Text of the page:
The past week has been rough. The nose acted up and sneezed its way through nights and what should have been tasty meals.
I remember someone telling me during my highly impressionable youth that if you stared at a bright light when you feel like sneezing, the sneeze will freeze midway through. So, you can go back to normal from a eyes-puckered-stomach-clutched-eyes-watering stance to a normal one without even sneezing. It has happened once or twice and always makes me laugh. So, I spent one morning staring at the Sun every few minutes. After this enlightening experience, I tottered into the home partially blind only to bang into sofas and chairs placed in my path while sneezing just as hard as before.
Imagine then, how special I felt when I saw the world took note of my misery and decided to have a program on National Public Radio about sneezing.
I smiled through my sneezes the whole way through. Apparently, there are some folks who seem to react with sneezes at unexpected stimuli – like while eating mint. Throw something like this at me, and I had to try. I popped some mint into my mouth to see whether I would sneeze more, but as it turns out, I belong to the category who does not sneeze at mints. In fact, I seemed to belong to the category that stifled sneezes with mint. I laughed – a deep, villainous laugh at my system. I scoffed at the sneezes that I paralyzed within me using the simple method of having couple of mints, and boarded my train.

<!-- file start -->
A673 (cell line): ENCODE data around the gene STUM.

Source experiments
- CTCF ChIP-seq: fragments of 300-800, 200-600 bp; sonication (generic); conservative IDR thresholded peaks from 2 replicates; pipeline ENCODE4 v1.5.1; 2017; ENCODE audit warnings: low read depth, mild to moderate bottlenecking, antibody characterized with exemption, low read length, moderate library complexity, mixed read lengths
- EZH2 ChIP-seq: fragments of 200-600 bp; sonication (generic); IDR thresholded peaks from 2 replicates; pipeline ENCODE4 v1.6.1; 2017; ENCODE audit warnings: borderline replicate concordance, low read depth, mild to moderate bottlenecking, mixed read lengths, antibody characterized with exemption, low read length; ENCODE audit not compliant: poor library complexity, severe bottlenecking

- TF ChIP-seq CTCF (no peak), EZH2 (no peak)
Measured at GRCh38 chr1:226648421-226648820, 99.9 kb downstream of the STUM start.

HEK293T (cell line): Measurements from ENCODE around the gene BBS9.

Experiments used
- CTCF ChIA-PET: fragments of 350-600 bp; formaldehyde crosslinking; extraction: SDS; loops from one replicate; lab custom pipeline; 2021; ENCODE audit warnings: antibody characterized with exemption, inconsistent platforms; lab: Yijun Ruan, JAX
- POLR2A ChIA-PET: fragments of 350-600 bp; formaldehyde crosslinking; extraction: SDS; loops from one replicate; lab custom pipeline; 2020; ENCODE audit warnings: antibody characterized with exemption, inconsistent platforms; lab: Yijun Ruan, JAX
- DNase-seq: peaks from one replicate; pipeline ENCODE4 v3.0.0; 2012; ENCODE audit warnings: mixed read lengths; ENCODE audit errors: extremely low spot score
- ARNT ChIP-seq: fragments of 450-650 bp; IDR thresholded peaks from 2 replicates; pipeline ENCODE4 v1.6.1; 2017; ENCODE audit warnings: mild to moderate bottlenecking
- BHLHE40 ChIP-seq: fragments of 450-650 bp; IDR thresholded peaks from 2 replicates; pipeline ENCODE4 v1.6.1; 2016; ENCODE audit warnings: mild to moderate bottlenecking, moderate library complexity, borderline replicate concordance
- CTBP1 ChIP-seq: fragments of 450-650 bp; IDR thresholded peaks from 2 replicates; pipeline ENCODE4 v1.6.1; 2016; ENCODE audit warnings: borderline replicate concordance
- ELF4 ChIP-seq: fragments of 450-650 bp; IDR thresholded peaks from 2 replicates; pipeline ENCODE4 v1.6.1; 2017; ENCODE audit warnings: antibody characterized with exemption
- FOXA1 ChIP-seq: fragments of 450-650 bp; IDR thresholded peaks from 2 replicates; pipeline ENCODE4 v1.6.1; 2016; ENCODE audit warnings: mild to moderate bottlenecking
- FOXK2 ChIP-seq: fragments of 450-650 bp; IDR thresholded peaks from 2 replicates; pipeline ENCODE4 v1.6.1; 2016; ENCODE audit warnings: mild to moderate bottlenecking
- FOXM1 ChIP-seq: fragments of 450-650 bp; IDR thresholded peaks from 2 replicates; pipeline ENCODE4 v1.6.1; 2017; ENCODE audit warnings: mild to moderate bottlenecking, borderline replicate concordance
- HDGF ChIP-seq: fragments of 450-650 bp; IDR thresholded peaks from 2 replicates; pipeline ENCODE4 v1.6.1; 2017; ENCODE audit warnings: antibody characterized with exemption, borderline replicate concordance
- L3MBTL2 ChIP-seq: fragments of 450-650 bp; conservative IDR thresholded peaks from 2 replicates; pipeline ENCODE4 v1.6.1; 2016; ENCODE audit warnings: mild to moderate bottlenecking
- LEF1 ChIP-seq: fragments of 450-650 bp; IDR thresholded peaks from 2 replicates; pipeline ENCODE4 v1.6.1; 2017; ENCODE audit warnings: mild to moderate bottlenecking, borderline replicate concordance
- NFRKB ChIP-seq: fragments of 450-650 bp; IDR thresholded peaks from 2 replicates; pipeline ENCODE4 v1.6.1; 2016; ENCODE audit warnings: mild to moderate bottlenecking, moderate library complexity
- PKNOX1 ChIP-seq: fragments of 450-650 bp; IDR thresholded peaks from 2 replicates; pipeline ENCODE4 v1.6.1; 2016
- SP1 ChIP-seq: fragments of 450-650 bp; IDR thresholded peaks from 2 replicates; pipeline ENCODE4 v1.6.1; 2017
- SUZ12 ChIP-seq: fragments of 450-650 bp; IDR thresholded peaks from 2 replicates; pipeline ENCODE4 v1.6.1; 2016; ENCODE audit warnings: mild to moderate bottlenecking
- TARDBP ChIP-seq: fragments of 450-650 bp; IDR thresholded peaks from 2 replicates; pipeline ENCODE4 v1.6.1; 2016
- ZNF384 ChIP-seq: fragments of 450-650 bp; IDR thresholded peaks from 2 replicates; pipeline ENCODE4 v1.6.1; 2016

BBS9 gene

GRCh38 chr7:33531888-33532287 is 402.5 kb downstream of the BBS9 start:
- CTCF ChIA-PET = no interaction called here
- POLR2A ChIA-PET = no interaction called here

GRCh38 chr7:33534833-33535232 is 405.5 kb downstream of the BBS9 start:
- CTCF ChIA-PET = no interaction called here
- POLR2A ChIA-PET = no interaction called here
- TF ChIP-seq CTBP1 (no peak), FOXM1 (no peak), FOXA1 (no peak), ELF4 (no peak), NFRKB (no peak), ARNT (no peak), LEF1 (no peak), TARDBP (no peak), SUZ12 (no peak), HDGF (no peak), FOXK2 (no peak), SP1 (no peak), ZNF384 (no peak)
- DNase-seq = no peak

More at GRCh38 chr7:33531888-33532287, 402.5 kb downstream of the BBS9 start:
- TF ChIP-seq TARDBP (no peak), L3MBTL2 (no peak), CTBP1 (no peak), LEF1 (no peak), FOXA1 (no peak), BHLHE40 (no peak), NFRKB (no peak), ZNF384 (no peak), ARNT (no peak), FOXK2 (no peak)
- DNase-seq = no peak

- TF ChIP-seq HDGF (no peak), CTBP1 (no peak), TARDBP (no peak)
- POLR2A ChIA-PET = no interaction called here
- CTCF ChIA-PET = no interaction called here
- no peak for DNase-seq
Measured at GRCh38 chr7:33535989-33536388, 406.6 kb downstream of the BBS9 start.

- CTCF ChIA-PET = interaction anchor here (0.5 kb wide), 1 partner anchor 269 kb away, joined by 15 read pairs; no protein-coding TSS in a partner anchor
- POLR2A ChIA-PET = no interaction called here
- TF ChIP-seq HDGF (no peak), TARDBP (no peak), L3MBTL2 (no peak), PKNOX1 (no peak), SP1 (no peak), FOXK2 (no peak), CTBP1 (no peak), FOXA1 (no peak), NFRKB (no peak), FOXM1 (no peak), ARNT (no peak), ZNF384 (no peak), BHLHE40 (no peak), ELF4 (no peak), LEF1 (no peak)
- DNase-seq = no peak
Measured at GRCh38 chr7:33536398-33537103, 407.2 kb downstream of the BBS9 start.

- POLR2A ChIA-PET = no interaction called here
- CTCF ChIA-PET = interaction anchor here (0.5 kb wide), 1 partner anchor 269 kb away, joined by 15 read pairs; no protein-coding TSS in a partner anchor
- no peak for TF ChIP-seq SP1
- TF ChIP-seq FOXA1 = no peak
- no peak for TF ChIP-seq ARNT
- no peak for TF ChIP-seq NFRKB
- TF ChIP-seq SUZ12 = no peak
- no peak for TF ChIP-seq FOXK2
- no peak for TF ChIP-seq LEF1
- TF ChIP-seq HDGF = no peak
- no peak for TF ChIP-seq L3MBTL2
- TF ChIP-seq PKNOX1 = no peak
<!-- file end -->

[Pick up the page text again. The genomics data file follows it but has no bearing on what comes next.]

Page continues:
Usually mints are supposed to keep you fresh and awake. But the sudden stoppage in the sneezing, meant my body saw this as perfect opp. to catch a snooze and before I knew it, I was dozing with a minty freshness that little things like railway announcements could not tap me out of. I slept clean past my station, and spent the fresh morning hours grumpily waiting on an alien platform, waiting for a train to chug in – in the opposite direction. When something like this happens, the world suddenly seems to set itself in slow motion. I spent the precious moments musing all the while that if a sneeze out of my system can make it at 40 mph, why can’t I feel like I am getting somewhere at that speed?
The article ends on this enigmatic note
“Want to stifle a sneeze? It’s possible, Meltzer says. Just press hard on the bridge of your nose.”
I just might have my nose in a bandage when you see me next, but you know why.